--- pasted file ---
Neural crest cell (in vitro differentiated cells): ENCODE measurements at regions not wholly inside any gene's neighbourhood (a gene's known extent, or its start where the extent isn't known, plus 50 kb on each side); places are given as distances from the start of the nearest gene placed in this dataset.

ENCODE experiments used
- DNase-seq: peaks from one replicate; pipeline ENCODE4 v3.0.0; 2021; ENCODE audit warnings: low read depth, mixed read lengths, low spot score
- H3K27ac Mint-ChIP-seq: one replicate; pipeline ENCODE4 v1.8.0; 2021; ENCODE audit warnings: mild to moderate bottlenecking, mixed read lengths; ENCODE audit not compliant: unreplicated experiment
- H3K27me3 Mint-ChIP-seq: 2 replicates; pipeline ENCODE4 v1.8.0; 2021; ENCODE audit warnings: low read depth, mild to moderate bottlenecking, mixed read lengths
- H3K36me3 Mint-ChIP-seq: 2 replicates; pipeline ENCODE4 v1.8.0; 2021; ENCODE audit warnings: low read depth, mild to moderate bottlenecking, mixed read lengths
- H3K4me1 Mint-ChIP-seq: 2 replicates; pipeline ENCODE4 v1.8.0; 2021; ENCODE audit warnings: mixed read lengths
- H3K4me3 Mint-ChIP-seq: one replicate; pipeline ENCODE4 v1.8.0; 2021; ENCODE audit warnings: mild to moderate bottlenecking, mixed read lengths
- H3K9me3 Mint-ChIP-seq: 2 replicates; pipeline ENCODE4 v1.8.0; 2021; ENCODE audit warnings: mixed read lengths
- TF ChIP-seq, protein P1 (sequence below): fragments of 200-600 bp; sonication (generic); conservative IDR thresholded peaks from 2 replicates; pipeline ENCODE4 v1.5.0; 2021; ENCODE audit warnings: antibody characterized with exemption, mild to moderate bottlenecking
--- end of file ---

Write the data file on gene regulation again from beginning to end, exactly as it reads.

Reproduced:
Neural crest cell (in vitro differentiated cells): ENCODE measurements at regions not wholly inside any gene's neighbourhood (a gene's known extent, or its start where the extent isn't known, plus 50 kb on each side); places are given as distances from the start of the nearest gene placed in this dataset.

ENCODE experiments used
- DNase-seq: peaks from one replicate; pipeline ENCODE4 v3.0.0; 2021; ENCODE audit warnings: low read depth, mixed read lengths, low spot score
- H3K27ac Mint-ChIP-seq: one replicate; pipeline ENCODE4 v1.8.0; 2021; ENCODE audit warnings: mild to moderate bottlenecking, mixed read lengths; ENCODE audit not compliant: unreplicated experiment
- H3K27me3 Mint-ChIP-seq: 2 replicates; pipeline ENCODE4 v1.8.0; 2021; ENCODE audit warnings: low read depth, mild to moderate bottlenecking, mixed read lengths
- H3K36me3 Mint-ChIP-seq: 2 replicates; pipeline ENCODE4 v1.8.0; 2021; ENCODE audit warnings: low read depth, mild to moderate bottlenecking, mixed read lengths
- H3K4me1 Mint-ChIP-seq: 2 replicates; pipeline ENCODE4 v1.8.0; 2021; ENCODE audit warnings: mixed read lengths
- H3K4me3 Mint-ChIP-seq: one replicate; pipeline ENCODE4 v1.8.0; 2021; ENCODE audit warnings: mild to moderate bottlenecking, mixed read lengths
- H3K9me3 Mint-ChIP-seq: 2 replicates; pipeline ENCODE4 v1.8.0; 2021; ENCODE audit warnings: mixed read lengths
- TF ChIP-seq, protein P1 (sequence below): fragments of 200-600 bp; sonication (generic); conservative IDR thresholded peaks from 2 replicates; pipeline ENCODE4 v1.5.0; 2021; ENCODE audit warnings: antibody characterized with exemption, mild to moderate bottlenecking